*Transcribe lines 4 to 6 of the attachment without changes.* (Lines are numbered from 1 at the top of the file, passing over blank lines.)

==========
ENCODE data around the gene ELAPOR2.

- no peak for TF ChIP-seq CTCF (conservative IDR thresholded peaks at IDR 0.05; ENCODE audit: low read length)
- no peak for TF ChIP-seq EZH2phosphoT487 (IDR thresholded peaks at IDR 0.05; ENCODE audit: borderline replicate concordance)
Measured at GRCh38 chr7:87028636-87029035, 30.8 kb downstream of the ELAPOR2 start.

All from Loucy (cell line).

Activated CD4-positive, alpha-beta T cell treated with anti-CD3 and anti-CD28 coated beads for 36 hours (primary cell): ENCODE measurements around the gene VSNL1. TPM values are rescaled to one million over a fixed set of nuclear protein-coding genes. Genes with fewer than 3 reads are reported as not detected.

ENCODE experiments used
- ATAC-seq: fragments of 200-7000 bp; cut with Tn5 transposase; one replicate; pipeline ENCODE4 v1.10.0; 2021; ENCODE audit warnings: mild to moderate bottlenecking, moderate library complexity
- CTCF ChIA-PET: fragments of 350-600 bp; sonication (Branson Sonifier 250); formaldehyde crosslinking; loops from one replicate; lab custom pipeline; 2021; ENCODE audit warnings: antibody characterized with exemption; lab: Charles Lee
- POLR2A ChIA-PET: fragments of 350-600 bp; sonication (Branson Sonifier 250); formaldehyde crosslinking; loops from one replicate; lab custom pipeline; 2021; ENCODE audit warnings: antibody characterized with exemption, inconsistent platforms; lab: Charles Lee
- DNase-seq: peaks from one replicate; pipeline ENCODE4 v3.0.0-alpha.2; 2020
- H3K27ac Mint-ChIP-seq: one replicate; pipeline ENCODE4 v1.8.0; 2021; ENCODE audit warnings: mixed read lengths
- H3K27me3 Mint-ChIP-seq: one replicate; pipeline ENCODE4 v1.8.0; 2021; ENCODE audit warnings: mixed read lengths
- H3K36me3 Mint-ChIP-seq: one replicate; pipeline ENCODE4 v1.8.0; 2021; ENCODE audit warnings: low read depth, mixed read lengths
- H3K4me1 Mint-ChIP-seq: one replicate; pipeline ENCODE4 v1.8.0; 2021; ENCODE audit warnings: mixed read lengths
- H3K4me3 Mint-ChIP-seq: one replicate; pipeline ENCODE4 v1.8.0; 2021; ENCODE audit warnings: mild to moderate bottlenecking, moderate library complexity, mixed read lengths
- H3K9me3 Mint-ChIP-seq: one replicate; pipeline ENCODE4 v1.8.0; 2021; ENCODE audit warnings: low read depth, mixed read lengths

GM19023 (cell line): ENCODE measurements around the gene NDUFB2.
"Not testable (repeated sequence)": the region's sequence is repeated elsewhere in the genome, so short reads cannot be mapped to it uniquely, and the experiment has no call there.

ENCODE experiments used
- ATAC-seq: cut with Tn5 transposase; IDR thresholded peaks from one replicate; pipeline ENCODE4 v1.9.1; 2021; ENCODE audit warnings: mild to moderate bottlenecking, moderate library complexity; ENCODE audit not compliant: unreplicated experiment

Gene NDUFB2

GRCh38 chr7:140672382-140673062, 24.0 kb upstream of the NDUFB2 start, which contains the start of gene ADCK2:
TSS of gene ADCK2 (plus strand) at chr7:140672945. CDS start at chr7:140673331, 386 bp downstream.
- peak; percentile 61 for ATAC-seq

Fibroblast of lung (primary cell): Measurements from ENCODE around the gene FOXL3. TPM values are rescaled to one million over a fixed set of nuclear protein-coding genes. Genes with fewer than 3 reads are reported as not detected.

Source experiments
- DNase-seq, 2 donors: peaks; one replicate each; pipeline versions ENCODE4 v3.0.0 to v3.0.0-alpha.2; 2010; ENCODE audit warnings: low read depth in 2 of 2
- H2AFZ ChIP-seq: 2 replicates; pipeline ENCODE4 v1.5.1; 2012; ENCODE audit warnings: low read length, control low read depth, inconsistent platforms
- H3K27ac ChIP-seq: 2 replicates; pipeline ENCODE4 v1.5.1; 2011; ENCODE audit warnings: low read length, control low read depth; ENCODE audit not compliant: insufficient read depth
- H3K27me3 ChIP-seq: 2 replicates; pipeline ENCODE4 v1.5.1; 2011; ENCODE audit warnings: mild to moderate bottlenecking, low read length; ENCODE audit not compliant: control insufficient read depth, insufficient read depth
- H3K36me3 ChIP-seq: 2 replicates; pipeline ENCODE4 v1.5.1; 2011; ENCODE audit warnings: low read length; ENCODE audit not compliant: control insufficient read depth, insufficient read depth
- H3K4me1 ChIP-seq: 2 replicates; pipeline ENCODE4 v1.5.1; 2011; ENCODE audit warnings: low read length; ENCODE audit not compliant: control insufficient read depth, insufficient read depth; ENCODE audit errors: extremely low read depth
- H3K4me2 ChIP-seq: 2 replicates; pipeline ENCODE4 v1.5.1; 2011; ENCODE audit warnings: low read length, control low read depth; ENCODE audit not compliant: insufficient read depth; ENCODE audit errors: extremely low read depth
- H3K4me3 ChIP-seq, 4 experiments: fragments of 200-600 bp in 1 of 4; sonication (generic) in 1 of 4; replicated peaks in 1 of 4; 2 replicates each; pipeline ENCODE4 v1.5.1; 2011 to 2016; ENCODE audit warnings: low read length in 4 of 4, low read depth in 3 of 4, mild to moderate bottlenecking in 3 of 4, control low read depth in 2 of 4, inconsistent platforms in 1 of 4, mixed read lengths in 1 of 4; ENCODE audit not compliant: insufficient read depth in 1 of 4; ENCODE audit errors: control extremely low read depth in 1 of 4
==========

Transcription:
Measured at GRCh38 chr7:87028636-87029035, 30.8 kb downstream of the ELAPOR2 start.

All from Loucy (cell line).

Activated CD4-positive, alpha-beta T cell treated with anti-CD3 and anti-CD28 coated beads for 36 hours (primary cell): ENCODE measurements around the gene VSNL1. TPM values are rescaled to one million over a fixed set of nuclear protein-coding genes. Genes with fewer than 3 reads are reported as not detected.